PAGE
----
EDITORIAL: As bullying evolves, so too must the response to it

Nov. 14—Students today have more to deal with than ever before.

Getting good grades, playing sports, applying to colleges, dealing with personal and romantic relationships: it's a roller coaster of emotions day in and day out.

What can make those days exponentially more challenging is having to deal with bullies.

Bullying is a problem that is as old as going to school itself. But today, the problem has evolved.

Rather than incidents on the playground, today's bullies are doing their damage remotely.

The internet and social media have provided entirely new avenues for tormentors to seek out their victims with instant access to information and pathways to inflict damage.

It appears that bullying was the cause of what could have been a serious incident in at a school in Schenevus, a hamlet near Cooperstown, last month when a student was discovered with a gun on school grounds.

While police were able to respond to the incident, it shined a glaring spotlight on an issue that many felt has been unaddressed for too long.

Concerned parents and others took to Facebook to point out that this was only the most recent case of a pervasive, unacknowledged problem of bullying in the district.

It's unfortunately representative of an all-too-common issue in modern classrooms.

The statistics surrounding bullying across the country are striking.

According to the National Center for Educational Statistics, one out of every five students reports being bullied. Those numbers are slightly higher among females (24%) than males (17%).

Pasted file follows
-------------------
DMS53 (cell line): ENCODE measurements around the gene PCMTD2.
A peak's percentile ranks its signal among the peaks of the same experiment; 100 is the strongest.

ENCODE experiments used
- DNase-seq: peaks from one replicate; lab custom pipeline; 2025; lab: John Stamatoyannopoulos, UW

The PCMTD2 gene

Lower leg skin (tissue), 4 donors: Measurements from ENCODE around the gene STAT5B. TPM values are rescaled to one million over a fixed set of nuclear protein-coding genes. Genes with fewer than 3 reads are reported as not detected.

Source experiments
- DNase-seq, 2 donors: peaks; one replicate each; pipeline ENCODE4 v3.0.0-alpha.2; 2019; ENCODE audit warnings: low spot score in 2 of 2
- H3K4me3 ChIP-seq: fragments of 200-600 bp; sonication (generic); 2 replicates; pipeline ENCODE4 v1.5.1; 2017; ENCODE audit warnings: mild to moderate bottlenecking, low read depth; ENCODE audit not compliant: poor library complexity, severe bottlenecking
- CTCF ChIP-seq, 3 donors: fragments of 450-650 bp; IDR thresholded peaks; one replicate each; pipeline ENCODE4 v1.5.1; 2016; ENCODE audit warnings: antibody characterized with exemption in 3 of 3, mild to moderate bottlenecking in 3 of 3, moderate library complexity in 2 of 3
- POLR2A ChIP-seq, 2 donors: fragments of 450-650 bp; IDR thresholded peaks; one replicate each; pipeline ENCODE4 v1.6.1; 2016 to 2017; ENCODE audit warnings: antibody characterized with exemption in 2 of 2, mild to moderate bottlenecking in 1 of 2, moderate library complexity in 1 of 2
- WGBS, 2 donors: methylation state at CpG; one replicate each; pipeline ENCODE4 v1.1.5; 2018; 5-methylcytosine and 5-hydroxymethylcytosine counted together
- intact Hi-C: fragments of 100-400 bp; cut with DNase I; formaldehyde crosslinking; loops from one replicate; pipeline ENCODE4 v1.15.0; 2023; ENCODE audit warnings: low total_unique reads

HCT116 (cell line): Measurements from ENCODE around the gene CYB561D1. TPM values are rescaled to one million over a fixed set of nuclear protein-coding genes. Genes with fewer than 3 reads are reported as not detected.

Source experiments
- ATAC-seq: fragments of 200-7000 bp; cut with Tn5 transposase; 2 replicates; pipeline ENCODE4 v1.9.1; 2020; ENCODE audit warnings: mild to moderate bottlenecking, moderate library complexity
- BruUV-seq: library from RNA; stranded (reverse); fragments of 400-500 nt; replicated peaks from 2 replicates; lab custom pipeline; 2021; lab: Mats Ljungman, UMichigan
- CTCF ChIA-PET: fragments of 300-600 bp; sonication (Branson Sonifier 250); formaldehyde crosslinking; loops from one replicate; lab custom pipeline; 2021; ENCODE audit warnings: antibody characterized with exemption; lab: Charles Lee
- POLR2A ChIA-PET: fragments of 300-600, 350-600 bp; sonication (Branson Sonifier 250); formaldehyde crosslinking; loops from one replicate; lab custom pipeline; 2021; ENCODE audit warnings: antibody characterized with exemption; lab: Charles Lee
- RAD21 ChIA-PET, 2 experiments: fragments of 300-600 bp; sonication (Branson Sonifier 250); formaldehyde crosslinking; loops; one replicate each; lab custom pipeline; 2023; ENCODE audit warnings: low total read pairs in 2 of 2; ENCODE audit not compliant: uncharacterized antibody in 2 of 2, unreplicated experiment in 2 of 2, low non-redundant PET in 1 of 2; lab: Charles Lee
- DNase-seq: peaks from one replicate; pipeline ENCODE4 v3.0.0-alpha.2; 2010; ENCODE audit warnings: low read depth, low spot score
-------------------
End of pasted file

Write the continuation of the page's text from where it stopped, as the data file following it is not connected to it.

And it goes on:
Reports of bullying are most common in middle schools with numbers reaching nearly 30%.

Perhaps most notable, and concerning, is that less than half of students who say they have been bullied have notified an adult at their school about the incident, speaking to the level of fear and shame that bullying can produce in a victim.

Cyberbullying has become especially pervasive in the age of social media.

Thanks to the anonymity provided by certain platforms, victims are subject to name-calling, rumor spreading, receiving unwanted explicit images, physical threats and constant harassment.

The motives for bullying haven't changed much, if at all.

Bullies seek revenge for having been bullied themselves. They do it out of a sense of jealousy or inferiority. Sometimes, they do it simply because they're bored and it provides them with a sense of excitement.

The methods, however, have changed. It's easier than ever to find out anything you want to know about a person and pinpoint their greatest insecurities.

Teens who say they are constantly online are more likely to be harassed online as well as being more likely to face multiple forms of online abuse.

Enforcing punishment for bullying is something that's often easier said than done.

While many students believe enforcing permanent bans from social media for bullies would be effective, it brings into question tricky matters of free speech.

Studies have shown that when it comes to confronting being bullied, students have far more faith in parents to take action than other authority figures like law enforcement, elected officials and social media companies.

Parents and teachers alike need to take it upon themselves to help kids understand what bullying entails and the negative effects it creates.

This means opening lines of communication and keeping them open, encouraging kids to do what they love and emphasizing the need to treat others with respect.

If this means punishing those who resort to bullying by taking away certain privileges, so be it.

It's become harder than ever to combat bullying and it doesn't figure to get any easier in the future. But the steps to combat this problem are as simple as can be. They simply require the proper follow through to make a positive impact.

— Oneonta Daily Star